The Personal Truth of Elia Kazan

“There are no good or bad people; some are a little better or a little worse, all are activated more by misunderstanding than malice”

A still from Viva Zapata!, a film by Kazan | Photo: Filmmuseum

When “Mitch” tears off a Chinese lantern and exposes the face of “Blanche DuBois” to the glare of a light bulb, he is not merely exposing her personal lies and hypocrisy but those of society as a whole. Both director Elia Kazan and playwright Tennessee Williams were perfectly clear in their aim in A Streetcar Named Desire: to put truth on the screen.

Streetcar was shown to a packed house in the Austrian Film Museum as part of a major retrospective of the work of Elia Kazan through Mar. 4. While Blanche may have aroused mirth in the audience that night – as she did when the film was first shown in 1951 – the movie did not fail to impress. The performances – Karl Malden as Mitch, Vivien Leigh as Blanche DuBois, and especially of the overwhelming Marlon Brando as Stanley Kowalski – were outstanding. Nor did the film fail to arouse feelings of compassion in at least some of those present, which was what both Williams and Kazan had hoped for. Both wanted to force us to confront our own humanity, and both succeeded in doing so.

“There are no ‘good’ or ‘bad’ people.” Tennessee Williams wrote to Elia Kazan about his work: “Some are a little better or a little worse, but all are activated more by misunderstanding than malice; a blindness to what is going on in each other’s hearts… Nobody sees anybody truly but all through the flaws of their own egos.” This, Kazan succeeded at putting on the screen.

Initially Kazan had no desire to direct Streetcar for the screen, as he had on stage in 1947.

“Oh, God, Tenn,” he said to Williams, “it would be like marrying the same woman twice.” Then he changed his mind, seeing an opportunity to “open up” Streetcar and shoot on location. This idea he rapidly abandoned. What he ended up doing was, in effect,  filming the stage play. This allowed him to concentrate on his strength, which was directing actors.

Elia Kazan was a product of Lee Strasberg’s and Harold Clurman’s Group Theater in the Greenwich Village of the 1930s. What he sought to do and what he achieved was to marry the techniques of the Group, with its approach, derived from Stanislavsky, of working from inner experience with the “picture” theater he had learned at Yale. It was this skill as a theater director that opened the door to Hollywood.

When he was at the Group he was briefly a member of the Communist Party, a decision that was to later cost him dear. When asked to appear before the infamous HUAC (House Committee on Un-American Activities) in 1952, he named names. He always claimed he only gave those the Committee already had, but his naming helped destroy the careers of a number of people, including that of Zero Mostel.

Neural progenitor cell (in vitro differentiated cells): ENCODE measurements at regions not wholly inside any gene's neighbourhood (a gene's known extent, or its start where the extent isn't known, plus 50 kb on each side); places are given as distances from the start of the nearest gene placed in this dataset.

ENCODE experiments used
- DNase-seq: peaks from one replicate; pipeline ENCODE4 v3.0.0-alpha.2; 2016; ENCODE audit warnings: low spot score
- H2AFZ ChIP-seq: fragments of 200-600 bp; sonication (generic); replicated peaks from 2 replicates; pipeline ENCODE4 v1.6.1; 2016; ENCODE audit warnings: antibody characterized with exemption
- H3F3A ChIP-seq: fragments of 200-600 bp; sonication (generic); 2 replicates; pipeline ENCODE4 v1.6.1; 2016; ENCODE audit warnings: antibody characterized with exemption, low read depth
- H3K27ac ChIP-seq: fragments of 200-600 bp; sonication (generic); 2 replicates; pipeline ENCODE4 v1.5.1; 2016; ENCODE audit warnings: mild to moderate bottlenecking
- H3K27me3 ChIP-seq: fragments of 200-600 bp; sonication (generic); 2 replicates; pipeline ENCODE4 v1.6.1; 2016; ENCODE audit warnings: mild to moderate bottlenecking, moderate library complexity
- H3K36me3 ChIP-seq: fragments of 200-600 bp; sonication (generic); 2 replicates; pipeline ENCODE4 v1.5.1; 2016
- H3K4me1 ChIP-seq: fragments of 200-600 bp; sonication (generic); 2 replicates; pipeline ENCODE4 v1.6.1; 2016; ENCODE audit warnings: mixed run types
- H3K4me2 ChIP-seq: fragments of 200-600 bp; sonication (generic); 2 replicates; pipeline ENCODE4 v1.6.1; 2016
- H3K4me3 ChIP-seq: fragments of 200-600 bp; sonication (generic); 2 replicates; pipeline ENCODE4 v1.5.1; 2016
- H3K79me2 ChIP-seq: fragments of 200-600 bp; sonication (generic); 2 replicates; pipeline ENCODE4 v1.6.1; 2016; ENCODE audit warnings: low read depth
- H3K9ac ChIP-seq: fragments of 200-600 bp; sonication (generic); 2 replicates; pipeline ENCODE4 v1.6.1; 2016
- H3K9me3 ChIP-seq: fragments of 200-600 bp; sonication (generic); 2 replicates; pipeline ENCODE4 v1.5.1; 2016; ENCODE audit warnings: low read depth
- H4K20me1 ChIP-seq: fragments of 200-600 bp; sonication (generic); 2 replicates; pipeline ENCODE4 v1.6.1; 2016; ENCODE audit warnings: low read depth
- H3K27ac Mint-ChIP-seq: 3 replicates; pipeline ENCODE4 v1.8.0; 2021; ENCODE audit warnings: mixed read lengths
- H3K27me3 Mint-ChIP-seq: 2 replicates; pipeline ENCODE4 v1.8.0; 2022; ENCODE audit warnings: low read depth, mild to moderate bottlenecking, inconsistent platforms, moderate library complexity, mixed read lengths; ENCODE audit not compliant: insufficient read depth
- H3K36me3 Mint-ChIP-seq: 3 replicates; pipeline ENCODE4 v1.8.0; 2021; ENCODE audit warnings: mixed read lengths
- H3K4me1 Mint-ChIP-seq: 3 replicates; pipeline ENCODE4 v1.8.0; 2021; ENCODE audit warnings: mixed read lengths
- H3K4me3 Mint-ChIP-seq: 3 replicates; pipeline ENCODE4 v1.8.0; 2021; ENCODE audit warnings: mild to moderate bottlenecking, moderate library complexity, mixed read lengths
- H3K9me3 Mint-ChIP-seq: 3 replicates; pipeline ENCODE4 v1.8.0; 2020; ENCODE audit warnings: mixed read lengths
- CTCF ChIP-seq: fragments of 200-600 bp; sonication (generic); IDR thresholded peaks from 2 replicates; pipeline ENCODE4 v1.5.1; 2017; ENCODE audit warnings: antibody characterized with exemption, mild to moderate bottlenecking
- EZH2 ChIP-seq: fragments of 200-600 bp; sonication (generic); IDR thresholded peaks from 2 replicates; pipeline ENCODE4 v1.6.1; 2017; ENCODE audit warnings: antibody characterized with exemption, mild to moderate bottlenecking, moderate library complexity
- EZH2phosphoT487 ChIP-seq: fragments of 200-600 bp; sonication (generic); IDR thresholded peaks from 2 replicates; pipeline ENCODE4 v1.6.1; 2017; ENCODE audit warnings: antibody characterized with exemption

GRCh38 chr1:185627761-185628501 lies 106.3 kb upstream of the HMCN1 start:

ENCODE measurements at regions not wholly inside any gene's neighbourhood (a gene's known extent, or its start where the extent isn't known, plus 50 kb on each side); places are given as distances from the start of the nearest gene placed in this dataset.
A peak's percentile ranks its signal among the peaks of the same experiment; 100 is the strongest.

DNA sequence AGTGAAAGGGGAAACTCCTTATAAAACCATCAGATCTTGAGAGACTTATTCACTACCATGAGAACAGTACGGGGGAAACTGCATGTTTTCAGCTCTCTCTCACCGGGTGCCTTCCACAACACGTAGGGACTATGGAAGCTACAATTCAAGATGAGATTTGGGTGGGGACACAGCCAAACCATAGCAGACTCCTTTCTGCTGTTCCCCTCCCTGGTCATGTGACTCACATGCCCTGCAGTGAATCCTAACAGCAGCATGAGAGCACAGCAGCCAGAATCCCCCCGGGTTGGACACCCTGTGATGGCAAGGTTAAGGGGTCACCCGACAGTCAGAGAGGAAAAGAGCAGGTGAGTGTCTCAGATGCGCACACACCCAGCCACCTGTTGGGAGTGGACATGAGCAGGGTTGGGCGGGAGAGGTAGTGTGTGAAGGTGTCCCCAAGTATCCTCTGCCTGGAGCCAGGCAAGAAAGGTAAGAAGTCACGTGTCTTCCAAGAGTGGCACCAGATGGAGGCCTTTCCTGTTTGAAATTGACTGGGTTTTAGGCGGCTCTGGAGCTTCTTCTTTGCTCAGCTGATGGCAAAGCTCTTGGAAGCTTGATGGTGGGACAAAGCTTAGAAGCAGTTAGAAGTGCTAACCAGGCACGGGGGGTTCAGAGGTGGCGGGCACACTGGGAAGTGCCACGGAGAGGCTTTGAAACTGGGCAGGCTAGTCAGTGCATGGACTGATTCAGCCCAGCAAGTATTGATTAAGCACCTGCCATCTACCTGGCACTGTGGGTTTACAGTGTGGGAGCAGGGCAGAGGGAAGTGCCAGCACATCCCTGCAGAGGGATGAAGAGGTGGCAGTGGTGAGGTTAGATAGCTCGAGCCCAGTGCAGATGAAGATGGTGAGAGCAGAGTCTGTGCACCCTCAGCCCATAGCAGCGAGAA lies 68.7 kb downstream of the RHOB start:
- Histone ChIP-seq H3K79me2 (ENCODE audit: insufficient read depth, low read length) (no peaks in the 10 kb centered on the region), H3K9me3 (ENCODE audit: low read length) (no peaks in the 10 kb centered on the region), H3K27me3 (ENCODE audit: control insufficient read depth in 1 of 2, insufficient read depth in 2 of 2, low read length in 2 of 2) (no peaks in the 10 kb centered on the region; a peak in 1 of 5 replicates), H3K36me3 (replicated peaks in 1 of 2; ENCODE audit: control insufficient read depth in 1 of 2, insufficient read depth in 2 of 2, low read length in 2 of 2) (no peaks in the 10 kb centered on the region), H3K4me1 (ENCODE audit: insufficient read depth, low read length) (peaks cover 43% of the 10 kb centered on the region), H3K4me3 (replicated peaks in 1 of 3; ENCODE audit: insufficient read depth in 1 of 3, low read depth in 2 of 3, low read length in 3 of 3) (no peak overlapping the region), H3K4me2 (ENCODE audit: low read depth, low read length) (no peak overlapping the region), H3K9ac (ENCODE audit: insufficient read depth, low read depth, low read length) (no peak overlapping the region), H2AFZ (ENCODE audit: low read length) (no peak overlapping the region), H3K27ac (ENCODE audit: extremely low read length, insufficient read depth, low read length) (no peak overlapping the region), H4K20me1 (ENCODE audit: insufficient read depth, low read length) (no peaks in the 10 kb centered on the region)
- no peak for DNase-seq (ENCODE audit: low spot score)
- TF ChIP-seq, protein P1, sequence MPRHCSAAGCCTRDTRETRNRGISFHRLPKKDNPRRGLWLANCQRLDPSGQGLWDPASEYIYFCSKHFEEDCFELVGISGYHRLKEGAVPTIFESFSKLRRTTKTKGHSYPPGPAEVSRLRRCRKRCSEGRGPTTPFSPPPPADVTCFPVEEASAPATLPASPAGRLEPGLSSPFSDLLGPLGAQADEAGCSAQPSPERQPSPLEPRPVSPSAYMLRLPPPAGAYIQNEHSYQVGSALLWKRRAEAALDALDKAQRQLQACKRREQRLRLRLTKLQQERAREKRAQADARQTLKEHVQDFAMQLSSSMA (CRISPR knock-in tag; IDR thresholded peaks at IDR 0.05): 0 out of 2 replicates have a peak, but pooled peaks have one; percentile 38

When, years later, he talked about his actions, he claimed to remain “ambivalent.”

“Obviously there’s something disgusting about giving other people’s names,” he told Michel Ciment in 1974, and “I’ve often, since then, felt on a personal level, that it’s a shame that I named people, although they were all known, it’s not as if I was turning them over to the police; everybody knew who they were…” Ultimately, he said, “I told the truth.”

His first major picture was A Tree Grows in Brooklyn, based on the 1943 novel by Betty Smith, which he made in 1945. Perhaps it was regrettable that the cameraman on the film, Leon Shamroy, referred to the scenes he had to film as “garbage” and had the hubris to expect to be named co-director, but Kazan would never be served by an equally capable cameraman again. It was Kazan’s failure to find an equivalent of Ingmar Bergman’s Sven Nikvist or Satyajit Ray’s Subrata Mitra that prevented him from ultimately rivaling the two contemporary directors he admired most.

Even his awe-inspiring On the Waterfront, filmed by the able Boris Kaufman, and the extraordinary America, America, filmed by the brilliant Haskell Wexler lack the visual mastery of his Swedish and Bengali rivals. Perhaps this was due to the fact, as Wexler put it, that he “lacked an eye”.

Given the chance encounter in a hotel with producer Sam Spiegel that enabled On the Waterfront to be made at all, one should not overly criticize the aesthetics and simply be grateful that it was made at all. All the major studios turned it down, and it was made on a shoestring budget: a mere $880,000 of which Kazan and Brando got 100K a piece. It proved to be the last time Brando worked with Kazan, a tragedy for both. Brando could not forgive Kazan for his HUAC testimony. The subsequent decline in his career suggests that he had needed him.

Kazan in his turn would never cease to sing Brando’s praises as the one true acting genius that he had worked with. Nevertheless, their joint venture Viva Zapata! did not go well, although this may have had more to do with the poor screenplay by author John Steinbeck than anything else.

But if Viva Zapata! failed to ring true, Steinbeck’s novel that inspired the film East of Eden was extraordinary. Not only did it resonate on a personal level, echoing the difficult relationships both Kazan and James Dean had with their fathers, it had a biblical resonance too. Kazan soon realized that James Dean had the inner truth necessary for the part, even going as far to say that he “was Cal,” the anti-hero of the film. Yet, he never joined the James Dean fan club, although it was he who had discovered him, and compared his lack of technique unfavorably with Brando’s excellence.

The story of East of Eden, with its attack on the hypocrisy of Middle America, feels as relevant today as it was when it was made in 1955. Kazan succeeded, once again, in putting truth on the screen.

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